©2018 : Wat Thai Bhavana Ballarat.

Dhammapada 35

The mind is difficult to control; swiftly and lightly, it moves and lands wherever it pleases. It is good to tame the mind, for a well-tamed mind brings happiness.

The Five Precepts

Moral conduct has been codified throughout the history of Buddhism, beginning in the Buddha’s time, into five precepts for conduct. The number of precepts for the behaviour of monks has run into the hundreds in some sects. For laypeople, the Theravada tradition has five precepts, who undertake to observe these precepts, which are : -.

1.  TO ABSTAIN FROM TAKING LIFE

In the five precepts, “taking life” means to murder anything that lives. It refers to the striking and killing of living beings. Taking life is the will to kill anything that one perceives as having life, to act so as to terminate the life-force in it, in so far as the will finds expression in bodily action or in speech.

2.  TO ABSTAIN FROM TAKING WHAT IS NOT GIVEN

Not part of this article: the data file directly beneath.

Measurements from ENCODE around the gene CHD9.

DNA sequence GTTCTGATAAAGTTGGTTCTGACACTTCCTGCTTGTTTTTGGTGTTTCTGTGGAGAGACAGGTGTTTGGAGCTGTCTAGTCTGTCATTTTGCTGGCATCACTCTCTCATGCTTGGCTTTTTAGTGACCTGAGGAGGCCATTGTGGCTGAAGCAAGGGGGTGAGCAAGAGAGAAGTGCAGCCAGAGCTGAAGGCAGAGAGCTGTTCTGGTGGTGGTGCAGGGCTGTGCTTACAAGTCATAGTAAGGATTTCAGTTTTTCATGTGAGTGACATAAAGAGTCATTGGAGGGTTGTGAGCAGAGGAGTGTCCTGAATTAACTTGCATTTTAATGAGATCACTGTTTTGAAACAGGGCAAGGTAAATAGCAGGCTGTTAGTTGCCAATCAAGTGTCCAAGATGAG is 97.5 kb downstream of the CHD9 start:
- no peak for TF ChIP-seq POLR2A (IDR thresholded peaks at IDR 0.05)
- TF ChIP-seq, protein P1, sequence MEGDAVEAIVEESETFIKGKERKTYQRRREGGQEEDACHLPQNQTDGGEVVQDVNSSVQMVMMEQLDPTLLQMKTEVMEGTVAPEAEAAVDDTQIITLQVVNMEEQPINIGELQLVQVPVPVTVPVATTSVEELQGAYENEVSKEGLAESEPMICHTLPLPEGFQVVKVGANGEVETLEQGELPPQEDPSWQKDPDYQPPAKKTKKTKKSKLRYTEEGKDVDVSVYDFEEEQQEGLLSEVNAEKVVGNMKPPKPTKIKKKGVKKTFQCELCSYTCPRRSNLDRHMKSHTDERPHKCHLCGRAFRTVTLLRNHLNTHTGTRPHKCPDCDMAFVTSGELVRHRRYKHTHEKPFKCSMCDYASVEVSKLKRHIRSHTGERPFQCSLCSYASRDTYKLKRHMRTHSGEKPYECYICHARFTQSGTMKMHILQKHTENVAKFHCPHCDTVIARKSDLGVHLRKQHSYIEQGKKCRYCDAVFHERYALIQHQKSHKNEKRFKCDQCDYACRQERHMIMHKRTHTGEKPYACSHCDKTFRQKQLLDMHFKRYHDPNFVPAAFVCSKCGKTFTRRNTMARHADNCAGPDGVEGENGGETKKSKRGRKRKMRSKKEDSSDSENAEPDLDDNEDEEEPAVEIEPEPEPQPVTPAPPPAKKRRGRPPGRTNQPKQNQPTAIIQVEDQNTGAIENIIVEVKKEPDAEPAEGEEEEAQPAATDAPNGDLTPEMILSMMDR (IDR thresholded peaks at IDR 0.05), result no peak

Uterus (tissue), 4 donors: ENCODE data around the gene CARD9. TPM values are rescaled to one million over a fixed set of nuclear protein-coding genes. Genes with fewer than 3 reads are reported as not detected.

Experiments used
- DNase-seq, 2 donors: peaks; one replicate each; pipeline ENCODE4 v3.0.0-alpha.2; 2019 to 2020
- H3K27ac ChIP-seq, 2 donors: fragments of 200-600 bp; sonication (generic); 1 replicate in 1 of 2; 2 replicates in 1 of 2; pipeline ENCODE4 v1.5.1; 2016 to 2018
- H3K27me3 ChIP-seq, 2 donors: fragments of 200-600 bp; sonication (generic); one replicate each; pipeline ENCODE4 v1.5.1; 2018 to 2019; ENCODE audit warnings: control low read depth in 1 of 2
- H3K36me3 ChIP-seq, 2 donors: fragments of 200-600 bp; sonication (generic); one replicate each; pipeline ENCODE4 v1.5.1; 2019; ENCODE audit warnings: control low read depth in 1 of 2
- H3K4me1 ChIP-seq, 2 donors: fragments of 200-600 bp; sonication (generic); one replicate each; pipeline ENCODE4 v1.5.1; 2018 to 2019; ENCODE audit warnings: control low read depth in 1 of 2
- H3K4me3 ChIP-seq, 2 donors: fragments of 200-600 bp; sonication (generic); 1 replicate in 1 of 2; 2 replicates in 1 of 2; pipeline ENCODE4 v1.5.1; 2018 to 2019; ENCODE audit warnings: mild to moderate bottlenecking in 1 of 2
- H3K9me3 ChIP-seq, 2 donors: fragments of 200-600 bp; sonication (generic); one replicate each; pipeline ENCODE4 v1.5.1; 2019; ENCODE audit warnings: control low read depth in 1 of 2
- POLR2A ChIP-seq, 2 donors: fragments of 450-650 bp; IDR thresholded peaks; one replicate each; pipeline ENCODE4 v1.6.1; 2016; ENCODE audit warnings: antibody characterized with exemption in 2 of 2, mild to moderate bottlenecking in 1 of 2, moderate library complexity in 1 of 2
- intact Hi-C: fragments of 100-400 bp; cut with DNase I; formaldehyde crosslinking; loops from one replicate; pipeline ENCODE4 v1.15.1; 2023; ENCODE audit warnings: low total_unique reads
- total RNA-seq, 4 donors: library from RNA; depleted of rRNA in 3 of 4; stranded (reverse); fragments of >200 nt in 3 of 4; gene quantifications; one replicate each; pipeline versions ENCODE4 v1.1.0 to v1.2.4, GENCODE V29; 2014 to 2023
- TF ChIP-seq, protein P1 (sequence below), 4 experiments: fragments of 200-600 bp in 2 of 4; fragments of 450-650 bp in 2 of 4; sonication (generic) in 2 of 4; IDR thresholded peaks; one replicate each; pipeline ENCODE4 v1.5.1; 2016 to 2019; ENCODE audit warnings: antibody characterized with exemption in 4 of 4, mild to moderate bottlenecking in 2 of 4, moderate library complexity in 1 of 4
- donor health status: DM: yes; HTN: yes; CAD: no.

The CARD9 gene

“To take what is not given” means the appropriation of what is not given. It refers to the removing of someone else’s property, to the stealing of it, to theft. “What is not given” means that which belongs to someone else. “Taking what is not given” is then the will to steal anything that one perceives as belonging to someone else, and to act so as to appropriate it.

3.  TO ABSTAIN FROM SENSUOUS MISCONDUCT

“Sensuous misconduct” – here “sensuous” means “sexual,” and “misconduct” is extremely blameworthy bad behavior. “Sensuous misconduct” is the will to transgress against those whom one should not, and the carrying out of this intention by unlawful physical action.

4.  TO ABSTAIN FROM FALSE SPEECH

“False speech” is the will to deceive others by words or deeds. One can also explain: “False” means something which is not real, not true. “Speech” is the intimation that that is real or true. “False speech” is then the volition which leads to the deliberate intimation to someone else that something is so when it is not so.

5.  TO ABSTAIN FROM INTOXICANTS AS TENDING TO CLOUD THE MIND

The last of the five precepts is to refrain from taking intoxicants that cloud the mind and cause heedlessness. This means drugs and alcohol (but not prescription medication). This precept is a traditional way of detoxifying our bodies and minds. And it can be challenging at events where alcohol is considered a means of socialization and relaxation. However, with commitment, these situations often prove to be less awkward than we had feared. The benefits of keeping the vow turn out to be even more fruitful than we had hoped.